There is a treasure trove of untold stories of Japanese American soldiers who served in WWII, yet few of those can match the unique dramatic storytelling in Rising Son, the story of Masao Abe. How many had firsthand experience of future training for the Imperial Japanese Army, but also had training and service in the U.S. Army prior to Pearl Harbor, and then were among the handful of the first trained for frontline combat duty as an interpreter? As life would have it, Masao Abe’s travels would reach as far as the expanse of the Pacific War during WWII.  

There can be no drama without crafted writing, no matter how interesting the facts may be. Thankfully, Rising Son is not a plodding family history awkwardly told, but a beautifully executed tale that resembles something more like a novel than a documentary.  

Although purists may complain about the fiction-inflected style, readers will be instantly convinced by the unfolding narrative that first hooks; then soon moves with sleek speed.  

Rising Son narrates two intertwining, but unifying, story lines. One recounts the author’s gentle coaxing of the reluctant elderly Abe to share his decade-old memories, and the other is the revitalized realization of those memories.  

The result is that Mas’s raspy old voice, burdened by age and the pain that accompanies it, is again young and impulsive. Rising from the page comes the miracle of youth reborn. These story segments are no cliched flashbacks, but something much more nuanced that transforms Masao’s hard-to-believe story into uncontested reality.  

The interludes of the author’s conversations that uncover Masao’s WWII memories have more value than one might first imagine. Veterans of any war are often reluctant to release the demons of their wartime experiences, and among Japanese American veterans, they may be even more so. These current day narrations provide framework and more; they highlight issues such as the liability of opening past memories, the challenges of old age, and the value of youthful memories. Seattle residents will also appreciate the local connections in a couple of these episodes.  

Locally based author Sandra Vea is perfect in telling Mas’ story. Being the partner of one of Masao’s sons, she is enough of a stranger to be able to ask questions family members could not, and enough of being family to be trusted with the deepest of secrets. Additionally, being not Japanese American, she instinctively knew what background information and historical facts needed to be included so that any reader could be at ease reading Rising Son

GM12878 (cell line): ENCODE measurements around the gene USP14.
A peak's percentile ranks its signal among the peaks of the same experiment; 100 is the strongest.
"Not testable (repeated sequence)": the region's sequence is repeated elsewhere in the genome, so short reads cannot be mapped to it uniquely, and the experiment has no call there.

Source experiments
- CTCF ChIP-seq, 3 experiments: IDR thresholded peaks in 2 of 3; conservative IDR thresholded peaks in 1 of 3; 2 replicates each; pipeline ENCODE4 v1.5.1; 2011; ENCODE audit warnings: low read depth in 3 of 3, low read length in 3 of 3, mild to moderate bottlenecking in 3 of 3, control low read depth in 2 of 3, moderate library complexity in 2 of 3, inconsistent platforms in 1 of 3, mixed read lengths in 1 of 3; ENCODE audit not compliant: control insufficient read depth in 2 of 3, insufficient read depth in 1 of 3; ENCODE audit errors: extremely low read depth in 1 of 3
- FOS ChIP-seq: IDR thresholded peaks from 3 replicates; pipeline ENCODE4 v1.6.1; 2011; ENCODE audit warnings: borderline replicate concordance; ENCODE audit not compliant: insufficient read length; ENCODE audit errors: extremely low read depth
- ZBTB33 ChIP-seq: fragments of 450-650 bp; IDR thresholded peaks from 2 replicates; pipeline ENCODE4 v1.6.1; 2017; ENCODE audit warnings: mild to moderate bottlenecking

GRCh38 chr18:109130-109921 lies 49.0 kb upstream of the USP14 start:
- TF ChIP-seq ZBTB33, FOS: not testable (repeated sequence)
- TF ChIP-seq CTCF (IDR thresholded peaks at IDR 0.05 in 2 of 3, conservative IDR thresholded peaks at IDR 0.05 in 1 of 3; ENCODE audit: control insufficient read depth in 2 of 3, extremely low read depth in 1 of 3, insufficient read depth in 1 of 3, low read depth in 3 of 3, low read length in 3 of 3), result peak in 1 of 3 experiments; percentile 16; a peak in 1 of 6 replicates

There are costs in living, the costs rise substantially in the time of war. This could not be clearer for Masao Abe, choosing to serve valiantly for the country of his birth, while family members were confined by that same country. Although his mission as an American soldier fighting Japan was perfectly clear, his strong cultural ties with Japan weighed upon him nevertheless.     

His father returned Masao to America just prior the start of the war and in the nick of time, thus pulling him over the fine line of fate on the American side of the Pacific. The thinness of that line was something that was never lost upon him.  

On the very front lines of battle in the Pacific, he was constantly suspected of being the enemy by his fellow American soldiers. While they could easily dehumanize and kill the faceless Japanese soldiers, Masao could not help but see their humanity; their faces were as familiar as his schoolmates’ during his growing up years in Japan. However, that humanity would allow him to be effective in his interrogation of captured Japanese, which eventually gained him both recognition and success.  

Reading Rising Son, one realizes that veterans pay the price of memories of wartime brutality, injustice and violence where death could be tragic, senseless and only occasionally heroic. Even a half century plus of peacetime living and old age cannot totally erase or even ease those nightmares.  

But just as the costs of war are high, the value one puts on friends and family also rises in such times. In the post war narratives, former and fellow Japanese Americans share old soldier stories, which thankfully lighten the weight of the darkness of the past.   

Rising Son is many things. It is as much an adventure story and family history as it is a horror story of the most violent kind, just as true war stories are. Although the war looms large in places, it is also a dramatic stage for personal growth, humanity and history. In the end, Rising Son is a story of an ordinary man whose courage in an extraordinary time allowed him to survive while tossed by life’s and the war’s largest waves.  

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